Posts Tagged With: Boston Strong

Day 2131: Walk your way to creativity

Yesterday, as I was walking my way to lunch at work, I saw this sign:

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As you walk your way through this post, how many photos have to do with walks, shoes, feet, legs, or creativity?

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Happy Halloween!  Congratulations Red Sox!  Damage Done!

Just make sure you walk your way to vote in the mid-term elections, USA, and undo some damage.

I’m going to walk my way over to YouTube  and see what I find.

The Dropkick Murphys rode and played in the Boston Red Sox World Series Victory Parade yesterday, probably in this:

Here are Dropkick Murphys playing “Tessie.”

Please walk your way to creativity in the comments section, below.

Now it’s time for me to walk my way to gratitude for all who helped me create today’s post and — of course! — for YOU.

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Categories: personal growth, photojournalism | Tags: , , , , , , , , , , | 19 Comments

Day 1720: Walk this way

Walk this way, please, to see what I saw when I was walking this way yesterday.

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Whenever I see “walk this way,” I’m distracted this way:

I’m also thinking this way about “walk this way” this morning:

  • No matter which way you walk, that way will hold surprises,
  • It’s great to walk with good people along your way,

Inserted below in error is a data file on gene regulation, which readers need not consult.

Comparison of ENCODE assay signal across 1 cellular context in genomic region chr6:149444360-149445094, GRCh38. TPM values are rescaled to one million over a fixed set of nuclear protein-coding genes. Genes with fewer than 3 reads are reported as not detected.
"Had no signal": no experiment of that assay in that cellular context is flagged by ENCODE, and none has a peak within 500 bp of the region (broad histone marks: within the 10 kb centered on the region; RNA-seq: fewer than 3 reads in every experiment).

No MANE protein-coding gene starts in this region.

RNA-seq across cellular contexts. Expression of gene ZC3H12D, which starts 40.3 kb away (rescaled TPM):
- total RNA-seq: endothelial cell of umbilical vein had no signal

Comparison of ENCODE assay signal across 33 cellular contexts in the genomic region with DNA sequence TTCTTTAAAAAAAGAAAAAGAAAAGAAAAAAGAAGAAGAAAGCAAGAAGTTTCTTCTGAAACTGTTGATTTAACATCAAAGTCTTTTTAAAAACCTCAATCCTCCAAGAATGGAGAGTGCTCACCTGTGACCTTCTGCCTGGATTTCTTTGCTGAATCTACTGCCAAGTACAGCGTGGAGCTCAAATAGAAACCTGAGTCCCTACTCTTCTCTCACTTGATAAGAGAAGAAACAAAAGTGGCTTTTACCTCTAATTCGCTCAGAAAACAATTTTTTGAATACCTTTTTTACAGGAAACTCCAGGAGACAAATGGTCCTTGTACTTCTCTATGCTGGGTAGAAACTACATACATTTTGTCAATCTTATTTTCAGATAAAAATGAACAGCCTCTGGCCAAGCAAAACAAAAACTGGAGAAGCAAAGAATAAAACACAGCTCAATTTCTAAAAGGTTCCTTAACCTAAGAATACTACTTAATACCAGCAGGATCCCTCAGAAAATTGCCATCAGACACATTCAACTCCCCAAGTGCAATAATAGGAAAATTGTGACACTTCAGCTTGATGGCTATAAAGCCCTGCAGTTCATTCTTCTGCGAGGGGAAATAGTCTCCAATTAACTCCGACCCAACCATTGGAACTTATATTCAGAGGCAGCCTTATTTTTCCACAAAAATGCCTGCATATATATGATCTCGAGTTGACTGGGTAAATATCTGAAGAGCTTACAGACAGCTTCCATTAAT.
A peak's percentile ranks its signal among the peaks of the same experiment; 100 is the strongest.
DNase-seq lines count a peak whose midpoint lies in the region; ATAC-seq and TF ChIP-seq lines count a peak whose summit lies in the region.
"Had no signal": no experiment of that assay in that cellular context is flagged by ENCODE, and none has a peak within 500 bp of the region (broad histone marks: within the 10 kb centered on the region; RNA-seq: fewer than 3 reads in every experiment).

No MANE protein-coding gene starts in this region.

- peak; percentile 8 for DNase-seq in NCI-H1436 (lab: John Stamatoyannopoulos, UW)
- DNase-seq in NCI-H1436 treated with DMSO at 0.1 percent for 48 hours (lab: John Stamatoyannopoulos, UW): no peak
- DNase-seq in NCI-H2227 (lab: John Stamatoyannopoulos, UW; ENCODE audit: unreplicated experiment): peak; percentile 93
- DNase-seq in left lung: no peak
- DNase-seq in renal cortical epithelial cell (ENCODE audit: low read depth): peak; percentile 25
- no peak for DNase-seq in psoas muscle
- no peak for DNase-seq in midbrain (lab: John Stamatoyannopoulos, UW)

• Try to walk this way with soul, joy, and authenticity, and
  • I snap photos as I walk this way.

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What brings you joy as you walk this way?

Walk this way to today’s musical selection:

Please walk this way

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to leave a comment your way.

I’d  like to thank people who help me create these posts and you (of course!) this way.

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Categories: personal growth, photojournalism | Tags: , , , , , , , , , , | 26 Comments

Day 1503: Windows of hope

Even when we feel helpless and lost in the dark,  we can persist if there are windows of hope. When we open our hearts to those windows of hope, we can tolerate today’s distress and  see through those windows to possible solutions in the future.

Do you see any windows of hope in my photos from yesterday?

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I hope I soon look through windows to see hopeful scenes like these:

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When you look out your windows today, what hope do you see?

Here‘s a window of hope on YouTube:

Windows of hope and gratitude to all who helped me create today’s window into my hopeful heart and to you — of  course! — for the hope you bring, here and now.

 

Categories: personal growth, photojournalism | Tags: , , , , , , , , , , | 26 Comments

Day 1398: Out of Order

Yesterday, at cardiac rehab, I saw this sign on one of the exercise machines:

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Here are my out-of-order thoughts about “Out of Order”:

  • In the past, out-of-order machines have made me feel uneasy and unsafe, because I’ve been relying on cardiac pacemakers to keep me alive since I was 10 years old.
  • My current  pacemaker is being recalled by its manufacturer, which has placed my plans to return to work next week after my September 21 open heart surgery out of order.